A: I have had had an opinion from Crown Law that indicates that deduction of 2002 forex losses is in breach of 2001 supply contracts. I provided a copy of that opinion to ENZA. ENZA said that they intended, when they had the consent of their bankers, to refrain from deducting these losses. However having received that bank consent, and in view of the preliminary view of the board that there have been breaches of regulations by ENZA, ENZA now consider it commercially imprudent to refrain from deducting the 2002 losses. I would say however that statutory intervention is one of the least attractive options. It has been believed for some time that there were significant forex losses in the board. It is also fair to say that some of these losses predated the takeover of ENZA of the activities of the Apple and Pear Marketing Board.
Q: Does he agree that it is his responsibility to have an inquiry to find out who is rorting who?
A: The government’s responsibility is to the nation and in this case to the growers. There are many inquiries underway and I have received many reports. The common sense approach would be for ENZA to refrain from deducting 2002 losses and for growers to accept the deduction of 2001 losses in the meantime awaiting a squaring of matters once due process is complete.
Rt Hon WINSTON PETERS (NZ First) to the Minister of Communications Paul Swain:
Q: Are developers and new home owners required to pay for telephone cabling, lines materials and installation costs only to lose all rights to ownership of them once installation is complete and thereafter be required to pay a line charge; if so, why?
A: The cables belong to the service provider not the home owner. The telephone service provider charges rental on use of those lines.
Q: Does the minister not understand the analogy, when I hire a taxi I do not have to pay for the taxi first?
A: I do understand the question. Service providers charge a connection fee. The government decided last year to upgrade the Kiwishare obligation. The upgrade represents a $100 million upgrade to Telecom’s network.
Q: Has he seen any reports that line charges have been dropped in areas of Christchurch where Telstra Saturn has moved in?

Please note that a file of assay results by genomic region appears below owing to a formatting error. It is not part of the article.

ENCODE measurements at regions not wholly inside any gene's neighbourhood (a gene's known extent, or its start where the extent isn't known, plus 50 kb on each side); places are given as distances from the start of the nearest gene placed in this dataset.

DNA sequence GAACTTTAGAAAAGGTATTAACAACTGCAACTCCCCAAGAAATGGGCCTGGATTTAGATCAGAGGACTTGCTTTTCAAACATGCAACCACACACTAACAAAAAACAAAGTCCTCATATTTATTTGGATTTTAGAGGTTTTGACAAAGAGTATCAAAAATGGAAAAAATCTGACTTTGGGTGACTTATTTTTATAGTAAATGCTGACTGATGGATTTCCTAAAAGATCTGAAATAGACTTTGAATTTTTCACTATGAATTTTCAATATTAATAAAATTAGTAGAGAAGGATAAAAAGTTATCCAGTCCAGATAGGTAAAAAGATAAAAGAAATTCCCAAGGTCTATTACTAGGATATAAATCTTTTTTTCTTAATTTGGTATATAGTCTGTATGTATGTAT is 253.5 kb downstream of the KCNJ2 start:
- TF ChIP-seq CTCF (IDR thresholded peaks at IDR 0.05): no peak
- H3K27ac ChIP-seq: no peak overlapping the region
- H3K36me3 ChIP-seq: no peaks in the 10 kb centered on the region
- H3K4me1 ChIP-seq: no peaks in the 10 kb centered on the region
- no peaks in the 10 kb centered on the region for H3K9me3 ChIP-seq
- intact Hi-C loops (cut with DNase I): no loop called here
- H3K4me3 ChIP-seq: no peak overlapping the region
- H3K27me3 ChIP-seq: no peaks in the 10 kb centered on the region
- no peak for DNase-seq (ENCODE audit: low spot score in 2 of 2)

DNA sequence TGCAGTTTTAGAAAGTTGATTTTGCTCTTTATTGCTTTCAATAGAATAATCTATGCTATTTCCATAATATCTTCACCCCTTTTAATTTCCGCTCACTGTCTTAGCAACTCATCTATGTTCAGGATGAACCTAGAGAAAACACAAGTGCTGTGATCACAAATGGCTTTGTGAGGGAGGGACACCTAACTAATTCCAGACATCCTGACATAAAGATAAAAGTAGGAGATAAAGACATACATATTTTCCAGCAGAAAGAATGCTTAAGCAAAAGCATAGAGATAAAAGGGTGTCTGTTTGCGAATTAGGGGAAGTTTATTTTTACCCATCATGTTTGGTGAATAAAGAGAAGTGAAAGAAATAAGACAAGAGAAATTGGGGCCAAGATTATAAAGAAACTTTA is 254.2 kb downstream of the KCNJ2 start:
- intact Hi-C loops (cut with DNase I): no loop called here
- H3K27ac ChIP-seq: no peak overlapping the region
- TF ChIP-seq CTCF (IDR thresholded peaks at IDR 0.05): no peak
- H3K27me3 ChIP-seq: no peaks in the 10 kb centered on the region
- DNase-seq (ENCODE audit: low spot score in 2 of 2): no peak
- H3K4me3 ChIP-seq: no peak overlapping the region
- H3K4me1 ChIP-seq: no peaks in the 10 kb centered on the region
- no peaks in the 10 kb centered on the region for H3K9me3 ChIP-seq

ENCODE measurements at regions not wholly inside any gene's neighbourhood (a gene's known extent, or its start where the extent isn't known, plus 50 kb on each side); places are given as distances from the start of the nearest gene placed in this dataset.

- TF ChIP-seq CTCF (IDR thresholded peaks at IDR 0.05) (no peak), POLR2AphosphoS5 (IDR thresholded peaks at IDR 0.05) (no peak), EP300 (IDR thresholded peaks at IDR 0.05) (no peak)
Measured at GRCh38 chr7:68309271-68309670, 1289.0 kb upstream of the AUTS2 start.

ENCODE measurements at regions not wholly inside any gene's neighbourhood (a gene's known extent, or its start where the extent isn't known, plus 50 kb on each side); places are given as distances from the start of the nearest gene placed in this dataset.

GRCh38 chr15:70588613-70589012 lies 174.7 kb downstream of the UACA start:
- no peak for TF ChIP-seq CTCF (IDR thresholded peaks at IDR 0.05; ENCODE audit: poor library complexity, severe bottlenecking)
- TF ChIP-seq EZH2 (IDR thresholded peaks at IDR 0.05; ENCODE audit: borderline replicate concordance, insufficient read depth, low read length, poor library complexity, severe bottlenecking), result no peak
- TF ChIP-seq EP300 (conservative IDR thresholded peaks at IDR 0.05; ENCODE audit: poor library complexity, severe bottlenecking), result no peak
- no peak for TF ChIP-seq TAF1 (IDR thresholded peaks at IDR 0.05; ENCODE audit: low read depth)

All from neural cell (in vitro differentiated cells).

A: Yes I have. This is the advantage of competition. I also note that National did nothing about the matter in several years.
Q: Will the government include local loop unbundling in the Telecommunications Bill.
A: The government has considered this and decided against it. Having returned from overseas I think that introducing this for the new Telecommunications Commissioner would make his job really hard.
Dr the Hon LOCKWOOD SMITH (National) to the Minister for State Owned Enterprises Mark Burton:
Q: Has he ever directed officials to be evasive before a select committee?
Q: Has he seen the unanimous report of the FEC that states that officials were evasive and attributed their evasiveness to ministerial directions?
A: What I actually said to officials was that if they were asked questions that were properly put to them they should answer them, but that if they were put questions that were properly put to me they should advise that I was returning to the committee and they should ask me. Clearly at least one member of staff was confused about what I said the following day, and gave an inaccurate answer.
Q: Is it now government policy that the confessed approach of State Services Commissioner Michael Wintringham – of providing partial answers - is appropriate for officials appearing before select committees?
(Trevor Mallard – Mr Wintringham has explained this point to a Select Committee and apologised. The second point is that that was not an accurate quote from the evidence of Mr Wintringham. I think that when one is talking about court evidence the member should not make it up.
Speaker – Points of order should be points of order. That wasn’t one.
Richard Prebble – I believe Mr Mallard’s interjection requires an apology.
Speaker – I have told the member he is out of order. If I had to rule out every point of order on that grounds there wouldn’t be many points of order.)
A: I made no reference to Mr Wintringham. I have read advice to public servants appearing before select committees.